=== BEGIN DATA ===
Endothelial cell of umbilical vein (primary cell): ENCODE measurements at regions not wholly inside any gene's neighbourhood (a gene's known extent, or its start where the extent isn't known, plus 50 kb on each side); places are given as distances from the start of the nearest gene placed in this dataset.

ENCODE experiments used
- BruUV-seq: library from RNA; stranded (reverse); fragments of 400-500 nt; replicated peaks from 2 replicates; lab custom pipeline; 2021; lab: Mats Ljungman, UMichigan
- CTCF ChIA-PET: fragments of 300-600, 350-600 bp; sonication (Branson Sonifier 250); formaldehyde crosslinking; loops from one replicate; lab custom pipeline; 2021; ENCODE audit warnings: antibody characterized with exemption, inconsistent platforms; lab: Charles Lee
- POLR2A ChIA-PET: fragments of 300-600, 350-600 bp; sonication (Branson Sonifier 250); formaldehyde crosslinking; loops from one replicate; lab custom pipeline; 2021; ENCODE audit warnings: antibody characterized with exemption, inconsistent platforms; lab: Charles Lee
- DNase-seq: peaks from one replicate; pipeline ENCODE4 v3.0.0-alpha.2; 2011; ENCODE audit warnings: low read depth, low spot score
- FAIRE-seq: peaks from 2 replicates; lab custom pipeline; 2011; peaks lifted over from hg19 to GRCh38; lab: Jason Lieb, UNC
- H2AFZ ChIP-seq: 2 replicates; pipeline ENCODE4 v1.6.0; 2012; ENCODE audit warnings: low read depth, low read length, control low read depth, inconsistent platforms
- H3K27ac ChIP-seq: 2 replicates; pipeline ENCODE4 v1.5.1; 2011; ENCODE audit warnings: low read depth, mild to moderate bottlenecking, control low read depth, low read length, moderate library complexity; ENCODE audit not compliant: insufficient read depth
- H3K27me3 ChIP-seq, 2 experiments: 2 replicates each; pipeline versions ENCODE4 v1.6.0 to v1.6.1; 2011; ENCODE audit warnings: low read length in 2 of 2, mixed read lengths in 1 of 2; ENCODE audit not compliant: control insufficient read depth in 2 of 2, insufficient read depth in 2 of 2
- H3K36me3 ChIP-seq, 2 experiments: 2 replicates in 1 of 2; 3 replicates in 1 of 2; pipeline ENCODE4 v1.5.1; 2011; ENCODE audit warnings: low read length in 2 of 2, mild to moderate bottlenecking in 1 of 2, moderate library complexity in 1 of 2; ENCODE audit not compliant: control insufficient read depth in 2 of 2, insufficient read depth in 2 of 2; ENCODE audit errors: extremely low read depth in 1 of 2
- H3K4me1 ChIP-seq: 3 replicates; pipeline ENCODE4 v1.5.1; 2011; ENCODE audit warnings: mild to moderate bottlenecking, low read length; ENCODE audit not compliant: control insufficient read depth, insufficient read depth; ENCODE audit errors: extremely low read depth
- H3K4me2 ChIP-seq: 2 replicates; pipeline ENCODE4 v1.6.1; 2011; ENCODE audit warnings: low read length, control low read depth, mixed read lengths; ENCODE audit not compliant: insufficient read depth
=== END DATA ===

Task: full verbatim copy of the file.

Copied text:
Endothelial cell of umbilical vein (primary cell): ENCODE measurements at regions not wholly inside any gene's neighbourhood (a gene's known extent, or its start where the extent isn't known, plus 50 kb on each side); places are given as distances from the start of the nearest gene placed in this dataset.

ENCODE experiments used
- BruUV-seq: library from RNA; stranded (reverse); fragments of 400-500 nt; replicated peaks from 2 replicates; lab custom pipeline; 2021; lab: Mats Ljungman, UMichigan
- CTCF ChIA-PET: fragments of 300-600, 350-600 bp; sonication (Branson Sonifier 250); formaldehyde crosslinking; loops from one replicate; lab custom pipeline; 2021; ENCODE audit warnings: antibody characterized with exemption, inconsistent platforms; lab: Charles Lee
- POLR2A ChIA-PET: fragments of 300-600, 350-600 bp; sonication (Branson Sonifier 250); formaldehyde crosslinking; loops from one replicate; lab custom pipeline; 2021; ENCODE audit warnings: antibody characterized with exemption, inconsistent platforms; lab: Charles Lee
- DNase-seq: peaks from one replicate; pipeline ENCODE4 v3.0.0-alpha.2; 2011; ENCODE audit warnings: low read depth, low spot score
- FAIRE-seq: peaks from 2 replicates; lab custom pipeline; 2011; peaks lifted over from hg19 to GRCh38; lab: Jason Lieb, UNC
- H2AFZ ChIP-seq: 2 replicates; pipeline ENCODE4 v1.6.0; 2012; ENCODE audit warnings: low read depth, low read length, control low read depth, inconsistent platforms
- H3K27ac ChIP-seq: 2 replicates; pipeline ENCODE4 v1.5.1; 2011; ENCODE audit warnings: low read depth, mild to moderate bottlenecking, control low read depth, low read length, moderate library complexity; ENCODE audit not compliant: insufficient read depth
- H3K27me3 ChIP-seq, 2 experiments: 2 replicates each; pipeline versions ENCODE4 v1.6.0 to v1.6.1; 2011; ENCODE audit warnings: low read length in 2 of 2, mixed read lengths in 1 of 2; ENCODE audit not compliant: control insufficient read depth in 2 of 2, insufficient read depth in 2 of 2
- H3K36me3 ChIP-seq, 2 experiments: 2 replicates in 1 of 2; 3 replicates in 1 of 2; pipeline ENCODE4 v1.5.1; 2011; ENCODE audit warnings: low read length in 2 of 2, mild to moderate bottlenecking in 1 of 2, moderate library complexity in 1 of 2; ENCODE audit not compliant: control insufficient read depth in 2 of 2, insufficient read depth in 2 of 2; ENCODE audit errors: extremely low read depth in 1 of 2
- H3K4me1 ChIP-seq: 3 replicates; pipeline ENCODE4 v1.5.1; 2011; ENCODE audit warnings: mild to moderate bottlenecking, low read length; ENCODE audit not compliant: control insufficient read depth, insufficient read depth; ENCODE audit errors: extremely low read depth
- H3K4me2 ChIP-seq: 2 replicates; pipeline ENCODE4 v1.6.1; 2011; ENCODE audit warnings: low read length, control low read depth, mixed read lengths; ENCODE audit not compliant: insufficient read depth